Researchers send a list of questions to the participants. They interview them in their homes, examine their medical records, take blood for testing and take brain images. They talk with wives and children of the participants. The researchers also video tape the participants talking with their wives.

The study has mirrored popular schools of thought

Clark Heath, the first director of the study, led it from 1938 to 1954. The study at that time included 268 physically and mentally healthy Harvard college students.

At the time, common scientific thought was that physical strength, a high social position and a happy childhood were the strongest predictors of a healthy life.

Researchers at the time also thought genetic-based elements, like intelligence, played a main part in predicting happiness or unhappiness. So, early on, the research did not include examination of participants' relationships.

Then in 1966, a psychiatrist and professor at Harvard Medical School joined the research team. George E. Vaillant changed the direction of the study.

He added a second group of participants -- more than 400 teenagers from some of Boston's poorest neighborhoods. He also expanded the study to include wives and children of the participants.

Vaillant placed a greater importance on investigating the relationships of those in the study.

He wrote that when "the study began, nobody cared about empathy or attachment. But the key to healthy aging is relationships, relationships, relationships."

He followed the successes and failures of the participants in their relationships, family responsibilities and careers. He followed their recoveries as well.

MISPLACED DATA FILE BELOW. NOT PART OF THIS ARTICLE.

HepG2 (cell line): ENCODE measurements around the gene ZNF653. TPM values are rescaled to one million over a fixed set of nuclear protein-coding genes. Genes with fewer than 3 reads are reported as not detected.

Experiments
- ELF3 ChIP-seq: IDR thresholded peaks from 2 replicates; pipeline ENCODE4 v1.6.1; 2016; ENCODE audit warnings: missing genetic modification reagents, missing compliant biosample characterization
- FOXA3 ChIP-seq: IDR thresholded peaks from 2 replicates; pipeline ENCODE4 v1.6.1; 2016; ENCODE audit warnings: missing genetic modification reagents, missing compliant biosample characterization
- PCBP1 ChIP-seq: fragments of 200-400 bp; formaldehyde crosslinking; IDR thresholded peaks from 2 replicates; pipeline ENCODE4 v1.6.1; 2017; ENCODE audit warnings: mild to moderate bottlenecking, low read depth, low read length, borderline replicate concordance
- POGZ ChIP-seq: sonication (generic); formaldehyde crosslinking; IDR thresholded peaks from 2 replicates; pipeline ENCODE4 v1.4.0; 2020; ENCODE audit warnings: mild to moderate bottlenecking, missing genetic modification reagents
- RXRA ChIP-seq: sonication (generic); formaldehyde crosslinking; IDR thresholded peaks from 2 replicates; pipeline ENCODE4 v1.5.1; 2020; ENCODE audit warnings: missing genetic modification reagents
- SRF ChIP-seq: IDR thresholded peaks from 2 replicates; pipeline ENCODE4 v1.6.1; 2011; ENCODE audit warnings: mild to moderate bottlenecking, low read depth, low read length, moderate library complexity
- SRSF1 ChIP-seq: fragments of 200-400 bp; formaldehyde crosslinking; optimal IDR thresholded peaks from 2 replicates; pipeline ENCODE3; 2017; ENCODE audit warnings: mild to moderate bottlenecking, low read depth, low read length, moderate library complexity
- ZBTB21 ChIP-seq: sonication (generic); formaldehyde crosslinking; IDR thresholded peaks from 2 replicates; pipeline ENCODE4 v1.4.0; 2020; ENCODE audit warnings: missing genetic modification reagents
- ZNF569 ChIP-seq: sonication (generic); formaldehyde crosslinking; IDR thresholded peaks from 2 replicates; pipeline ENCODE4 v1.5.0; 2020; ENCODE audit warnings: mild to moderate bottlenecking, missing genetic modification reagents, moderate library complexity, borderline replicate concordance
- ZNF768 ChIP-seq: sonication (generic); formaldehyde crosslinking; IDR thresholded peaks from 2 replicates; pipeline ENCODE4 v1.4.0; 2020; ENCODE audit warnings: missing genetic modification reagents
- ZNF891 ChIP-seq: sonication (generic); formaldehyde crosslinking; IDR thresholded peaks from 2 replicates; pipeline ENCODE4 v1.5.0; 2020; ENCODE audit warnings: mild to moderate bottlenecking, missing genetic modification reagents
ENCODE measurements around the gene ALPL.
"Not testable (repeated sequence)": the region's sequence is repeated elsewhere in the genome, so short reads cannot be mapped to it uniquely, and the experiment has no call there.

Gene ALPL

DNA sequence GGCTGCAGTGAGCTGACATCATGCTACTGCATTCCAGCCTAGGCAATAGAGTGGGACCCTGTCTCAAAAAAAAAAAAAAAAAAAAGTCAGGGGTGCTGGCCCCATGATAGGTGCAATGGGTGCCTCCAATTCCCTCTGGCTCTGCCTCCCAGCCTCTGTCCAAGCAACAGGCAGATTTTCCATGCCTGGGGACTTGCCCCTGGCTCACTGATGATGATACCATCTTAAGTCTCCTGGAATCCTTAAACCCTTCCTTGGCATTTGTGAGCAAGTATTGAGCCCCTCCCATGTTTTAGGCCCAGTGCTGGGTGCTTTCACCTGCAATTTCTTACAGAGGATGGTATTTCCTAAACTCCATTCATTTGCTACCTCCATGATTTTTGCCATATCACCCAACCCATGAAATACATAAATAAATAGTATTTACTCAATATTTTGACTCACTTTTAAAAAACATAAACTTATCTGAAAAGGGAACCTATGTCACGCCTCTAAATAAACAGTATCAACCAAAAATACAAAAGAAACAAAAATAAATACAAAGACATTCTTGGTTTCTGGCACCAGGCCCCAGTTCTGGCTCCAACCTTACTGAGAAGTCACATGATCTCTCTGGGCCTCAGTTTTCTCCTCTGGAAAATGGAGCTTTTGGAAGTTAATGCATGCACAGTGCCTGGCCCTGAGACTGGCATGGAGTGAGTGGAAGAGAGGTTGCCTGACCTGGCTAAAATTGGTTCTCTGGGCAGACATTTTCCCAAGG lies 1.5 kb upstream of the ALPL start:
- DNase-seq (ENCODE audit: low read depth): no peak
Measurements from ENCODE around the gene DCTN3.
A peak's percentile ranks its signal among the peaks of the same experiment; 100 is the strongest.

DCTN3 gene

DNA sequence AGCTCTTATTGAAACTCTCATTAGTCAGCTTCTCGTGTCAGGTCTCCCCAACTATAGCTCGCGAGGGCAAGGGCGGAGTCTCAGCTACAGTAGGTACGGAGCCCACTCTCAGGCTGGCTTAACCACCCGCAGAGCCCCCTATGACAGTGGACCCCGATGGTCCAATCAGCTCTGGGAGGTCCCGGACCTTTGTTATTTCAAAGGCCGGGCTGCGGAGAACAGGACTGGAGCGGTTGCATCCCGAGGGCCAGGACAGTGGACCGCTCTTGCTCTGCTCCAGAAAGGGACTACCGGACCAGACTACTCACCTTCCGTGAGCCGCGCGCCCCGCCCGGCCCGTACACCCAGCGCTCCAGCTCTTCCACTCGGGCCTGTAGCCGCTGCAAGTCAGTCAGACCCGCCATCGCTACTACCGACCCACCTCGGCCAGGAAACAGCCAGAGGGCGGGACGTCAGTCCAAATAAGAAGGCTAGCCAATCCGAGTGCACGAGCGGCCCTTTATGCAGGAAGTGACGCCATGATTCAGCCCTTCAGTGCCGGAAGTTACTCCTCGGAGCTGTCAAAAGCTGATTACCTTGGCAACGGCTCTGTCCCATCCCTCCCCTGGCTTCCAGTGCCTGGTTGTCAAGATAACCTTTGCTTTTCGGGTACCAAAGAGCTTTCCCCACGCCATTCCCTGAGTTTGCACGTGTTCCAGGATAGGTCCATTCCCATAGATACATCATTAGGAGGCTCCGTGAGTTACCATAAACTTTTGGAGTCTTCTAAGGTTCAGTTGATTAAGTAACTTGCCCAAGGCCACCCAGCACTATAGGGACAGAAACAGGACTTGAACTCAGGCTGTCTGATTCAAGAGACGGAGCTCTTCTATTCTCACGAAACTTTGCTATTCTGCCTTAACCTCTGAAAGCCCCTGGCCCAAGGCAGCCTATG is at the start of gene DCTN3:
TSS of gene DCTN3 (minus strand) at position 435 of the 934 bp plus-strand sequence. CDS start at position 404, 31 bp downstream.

He led the study for more than forty years and then wrote a book about the findings. In Triumphs of Experience: The Men of the Harvard Grant Study, he writes: "The seventy-five years and twenty million dollars expended on the Grant Study points to a straightforward conclusion: Happiness is love."

Current director Robert Waldinger, ended his Ted Talk with this advice from American writer Mark Twain. So, we will too.

"There isn't time -- so brief is life -- for bickerings, apologies, heartburnings, callings to account. There is only time for loving -- & but an instant, so to speak, for that."

And that's the Health & Lifestyle report.

I'm Anna Matteo.

Feel free to share your thoughts on this topic in the Comments section.

Anna Matteo wrote this story for VOA Learning English. Caty Weaver was the editor.


Words in This Story

comprehensive adj. including many, most, or all things

longitudinal adj. done by observing or examining a group of people or things over time to study how one or two particular things about them change

participant n. a person who is involved in an activity or event

tend v. to give your attention to and take care of (something or someone)

interview v. to question or talk with (someone) in order to get information or learn about that person

decline n. the process of becoming worse in condition or quality

genetic adj. of, relating to, or involving genes

romantic adj. of, relating to, or involving love between two people

psychiatrist n. a doctor who treats mental or emotional disorders : a doctor of psychiatry

empathy n. the feeling that you understand and share another person's experiences and emotions

bicker v. to argue in a way that is annoying about things that are not important

instant n. a very short period of time